One reason you may choose to write YA in first person is the way it allows the reader to closely identify with the speaker. A young girl reading a book in the voice of another young girl, who is going through problems or situations that are familiar (or that she wishes were familiar, or anticipates going through), can make it a very personal experience. To read, “He kisses my neck,” has a different impact than reading, “He kissed her neck.” For some readers, for some books, first person is most effective.

As a writer, first person can be limiting, so it’s important to weigh the benefits with the limitations. When using first person, your story remains in one character’s head. Scenes cannot be told from another character’s point of view (unless alternating chapters are used, with two or more characters each speaking in first person in his/her chapter—which helps avoid the limitation, but may become confusing for the reader). One limitation of first person, which can result in one of the “lower writing quality” issues that come up in YA/adult reader arguments, is that the speaker describing his/her own physical appearance or actions can sometimes read as awkward or overly precious. Divergent, an enjoyable book that builds an intriguing world and situation (and that translated successfully to film), falls into this trap at times with phrases like, “my fingernails bite my palms,” and “I press air from my lungs,” and “I press my palms to my face.” However, the reader connection that first person brings to a story can often make it worth taking on its challenges and limitations.

In a similar way, the choice of tense has a specific impact on a story. The use of present tense can draw in a reader closely to the speaker’s point of view, giving the story a sense of immediacy. However, it also limits a writer in a way that past tense does not (past tense and third person allow the most flexibility for a writer in terms of elements such as points of view and the ability to show through description). Again, it is a matter of choice, not a matter of which tense is correct. For some stories, and for some writers, present tense is the most effective choice. It can also be a useful technique to use tense changes to distinguish between the current action of a novel and flashback chapters or scenes within a novel. For example, the Prologue of Pure is in past tense, as it shows a long-past event that feels very distant from the current reality of the main character, while the body of the novel is in present tense, which helps convey the story’s urgency and tension.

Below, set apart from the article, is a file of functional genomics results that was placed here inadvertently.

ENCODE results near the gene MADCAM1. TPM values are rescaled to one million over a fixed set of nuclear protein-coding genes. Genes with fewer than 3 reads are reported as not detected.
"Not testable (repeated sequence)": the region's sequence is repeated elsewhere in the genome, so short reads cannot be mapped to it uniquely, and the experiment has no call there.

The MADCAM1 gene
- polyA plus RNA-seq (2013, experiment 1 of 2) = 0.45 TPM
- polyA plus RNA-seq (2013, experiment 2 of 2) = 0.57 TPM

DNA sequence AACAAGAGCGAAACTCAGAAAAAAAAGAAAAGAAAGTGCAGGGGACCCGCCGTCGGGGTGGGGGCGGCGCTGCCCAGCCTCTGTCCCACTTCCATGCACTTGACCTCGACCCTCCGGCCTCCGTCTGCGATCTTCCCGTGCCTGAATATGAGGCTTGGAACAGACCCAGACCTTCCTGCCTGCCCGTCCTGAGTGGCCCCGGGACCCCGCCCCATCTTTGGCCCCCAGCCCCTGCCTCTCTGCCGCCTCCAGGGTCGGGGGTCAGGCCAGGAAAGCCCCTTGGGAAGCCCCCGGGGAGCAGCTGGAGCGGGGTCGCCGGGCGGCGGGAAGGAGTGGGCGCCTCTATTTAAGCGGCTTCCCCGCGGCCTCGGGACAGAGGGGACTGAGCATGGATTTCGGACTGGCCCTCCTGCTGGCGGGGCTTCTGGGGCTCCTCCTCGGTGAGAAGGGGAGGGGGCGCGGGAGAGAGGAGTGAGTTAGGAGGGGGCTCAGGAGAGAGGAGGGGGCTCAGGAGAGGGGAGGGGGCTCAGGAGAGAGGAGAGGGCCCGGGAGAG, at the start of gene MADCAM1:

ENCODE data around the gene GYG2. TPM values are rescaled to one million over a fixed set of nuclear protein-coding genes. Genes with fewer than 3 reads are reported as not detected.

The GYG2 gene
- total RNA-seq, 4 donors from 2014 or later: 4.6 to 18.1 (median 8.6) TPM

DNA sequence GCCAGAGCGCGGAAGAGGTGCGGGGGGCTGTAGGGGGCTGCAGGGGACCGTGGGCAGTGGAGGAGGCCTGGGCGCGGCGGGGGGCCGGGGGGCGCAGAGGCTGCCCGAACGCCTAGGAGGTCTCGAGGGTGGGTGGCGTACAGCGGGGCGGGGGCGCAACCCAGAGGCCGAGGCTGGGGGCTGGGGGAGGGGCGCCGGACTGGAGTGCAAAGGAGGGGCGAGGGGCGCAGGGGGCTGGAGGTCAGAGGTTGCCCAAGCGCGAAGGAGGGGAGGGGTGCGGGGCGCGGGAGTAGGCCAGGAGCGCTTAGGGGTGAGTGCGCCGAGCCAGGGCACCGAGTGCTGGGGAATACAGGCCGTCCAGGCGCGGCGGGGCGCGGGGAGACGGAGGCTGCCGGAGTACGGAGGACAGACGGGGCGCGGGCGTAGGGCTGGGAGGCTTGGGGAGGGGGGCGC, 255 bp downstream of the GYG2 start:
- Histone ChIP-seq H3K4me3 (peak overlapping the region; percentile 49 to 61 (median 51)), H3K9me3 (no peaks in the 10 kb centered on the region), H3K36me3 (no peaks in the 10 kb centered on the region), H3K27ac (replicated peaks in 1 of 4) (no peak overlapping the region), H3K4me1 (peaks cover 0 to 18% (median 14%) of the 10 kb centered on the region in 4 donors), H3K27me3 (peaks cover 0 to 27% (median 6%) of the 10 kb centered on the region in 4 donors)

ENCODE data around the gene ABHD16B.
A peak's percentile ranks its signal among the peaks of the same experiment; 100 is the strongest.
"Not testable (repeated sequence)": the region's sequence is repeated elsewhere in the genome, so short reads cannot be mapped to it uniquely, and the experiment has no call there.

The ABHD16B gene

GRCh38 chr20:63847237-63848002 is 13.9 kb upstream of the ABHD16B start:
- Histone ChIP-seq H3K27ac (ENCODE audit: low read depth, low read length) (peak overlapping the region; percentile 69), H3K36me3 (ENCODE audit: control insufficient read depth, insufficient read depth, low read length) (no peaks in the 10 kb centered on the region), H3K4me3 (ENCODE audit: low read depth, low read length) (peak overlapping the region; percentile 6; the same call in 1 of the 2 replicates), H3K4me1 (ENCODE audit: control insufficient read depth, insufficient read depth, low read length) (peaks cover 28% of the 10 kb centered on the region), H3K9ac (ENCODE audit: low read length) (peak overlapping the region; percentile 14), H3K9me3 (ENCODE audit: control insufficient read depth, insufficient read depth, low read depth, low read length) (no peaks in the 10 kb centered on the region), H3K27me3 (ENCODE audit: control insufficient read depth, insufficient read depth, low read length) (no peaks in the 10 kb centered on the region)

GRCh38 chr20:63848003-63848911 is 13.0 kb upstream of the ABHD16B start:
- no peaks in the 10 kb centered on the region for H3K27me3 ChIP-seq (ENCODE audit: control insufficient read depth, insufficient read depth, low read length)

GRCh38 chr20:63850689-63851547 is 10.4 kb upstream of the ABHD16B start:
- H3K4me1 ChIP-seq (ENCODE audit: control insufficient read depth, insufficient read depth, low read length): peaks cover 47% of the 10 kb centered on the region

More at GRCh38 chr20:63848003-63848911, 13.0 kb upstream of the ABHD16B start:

When discussing and writing YA lit in an MFA class, remember to be respectful of each other’s preferences, to be open to hearing different opinions, to give insights to the class and be willing to learn and grow from other students’ insights. Remember that we all love writing, we all love good stories, and we’re all here to keep growing as writers and readers together.

—Beth Mead

On-Campus or Fully Online (No Residency Requirement)

In the LU MFA Foundations series, our faculty members 
discuss or clarify foundational elements of the craft of creative writing.
Other entries in the series are linked here.

No comments: